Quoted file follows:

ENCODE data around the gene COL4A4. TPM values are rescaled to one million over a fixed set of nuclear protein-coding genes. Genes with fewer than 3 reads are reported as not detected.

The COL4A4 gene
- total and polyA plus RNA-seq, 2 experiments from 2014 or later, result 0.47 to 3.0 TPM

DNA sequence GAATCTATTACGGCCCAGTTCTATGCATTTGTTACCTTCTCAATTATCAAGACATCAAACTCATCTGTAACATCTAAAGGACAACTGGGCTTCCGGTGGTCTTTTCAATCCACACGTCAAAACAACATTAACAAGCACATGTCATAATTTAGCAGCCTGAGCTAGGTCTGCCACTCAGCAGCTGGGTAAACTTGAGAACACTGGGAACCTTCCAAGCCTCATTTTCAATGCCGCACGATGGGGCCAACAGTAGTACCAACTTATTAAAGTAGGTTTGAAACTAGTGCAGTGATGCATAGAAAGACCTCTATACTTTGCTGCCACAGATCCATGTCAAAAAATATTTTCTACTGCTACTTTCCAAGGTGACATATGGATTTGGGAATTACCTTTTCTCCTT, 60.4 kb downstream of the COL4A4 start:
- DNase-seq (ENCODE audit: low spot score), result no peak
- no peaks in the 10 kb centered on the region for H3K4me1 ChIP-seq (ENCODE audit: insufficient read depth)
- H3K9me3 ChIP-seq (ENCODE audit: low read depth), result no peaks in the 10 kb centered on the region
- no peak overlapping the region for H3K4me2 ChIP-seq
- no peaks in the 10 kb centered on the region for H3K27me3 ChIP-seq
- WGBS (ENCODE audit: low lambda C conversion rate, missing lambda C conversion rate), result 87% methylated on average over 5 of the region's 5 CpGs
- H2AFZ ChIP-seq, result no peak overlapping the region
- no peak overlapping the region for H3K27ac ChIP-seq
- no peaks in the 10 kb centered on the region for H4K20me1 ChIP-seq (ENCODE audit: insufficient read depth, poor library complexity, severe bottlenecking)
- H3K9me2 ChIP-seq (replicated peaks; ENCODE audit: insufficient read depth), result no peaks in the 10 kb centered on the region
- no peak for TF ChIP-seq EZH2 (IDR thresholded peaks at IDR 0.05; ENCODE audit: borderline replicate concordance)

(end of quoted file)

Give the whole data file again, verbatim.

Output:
ENCODE data around the gene COL4A4. TPM values are rescaled to one million over a fixed set of nuclear protein-coding genes. Genes with fewer than 3 reads are reported as not detected.

The COL4A4 gene
- total and polyA plus RNA-seq, 2 experiments from 2014 or later, result 0.47 to 3.0 TPM

DNA sequence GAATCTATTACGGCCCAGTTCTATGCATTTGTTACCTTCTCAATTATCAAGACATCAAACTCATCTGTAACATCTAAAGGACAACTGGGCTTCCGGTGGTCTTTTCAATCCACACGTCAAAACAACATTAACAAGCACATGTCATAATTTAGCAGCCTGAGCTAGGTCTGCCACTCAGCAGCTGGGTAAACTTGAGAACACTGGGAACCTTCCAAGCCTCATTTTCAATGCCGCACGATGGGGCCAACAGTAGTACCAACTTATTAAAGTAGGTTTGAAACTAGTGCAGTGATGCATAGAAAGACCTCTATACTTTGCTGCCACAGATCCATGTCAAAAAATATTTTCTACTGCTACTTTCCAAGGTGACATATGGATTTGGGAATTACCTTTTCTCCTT, 60.4 kb downstream of the COL4A4 start:
- DNase-seq (ENCODE audit: low spot score), result no peak
- no peaks in the 10 kb centered on the region for H3K4me1 ChIP-seq (ENCODE audit: insufficient read depth)
- H3K9me3 ChIP-seq (ENCODE audit: low read depth), result no peaks in the 10 kb centered on the region
- no peak overlapping the region for H3K4me2 ChIP-seq
- no peaks in the 10 kb centered on the region for H3K27me3 ChIP-seq
- WGBS (ENCODE audit: low lambda C conversion rate, missing lambda C conversion rate), result 87% methylated on average over 5 of the region's 5 CpGs
- H2AFZ ChIP-seq, result no peak overlapping the region
- no peak overlapping the region for H3K27ac ChIP-seq
- no peaks in the 10 kb centered on the region for H4K20me1 ChIP-seq (ENCODE audit: insufficient read depth, poor library complexity, severe bottlenecking)
- H3K9me2 ChIP-seq (replicated peaks; ENCODE audit: insufficient read depth), result no peaks in the 10 kb centered on the region
- no peak for TF ChIP-seq EZH2 (IDR thresholded peaks at IDR 0.05; ENCODE audit: borderline replicate concordance)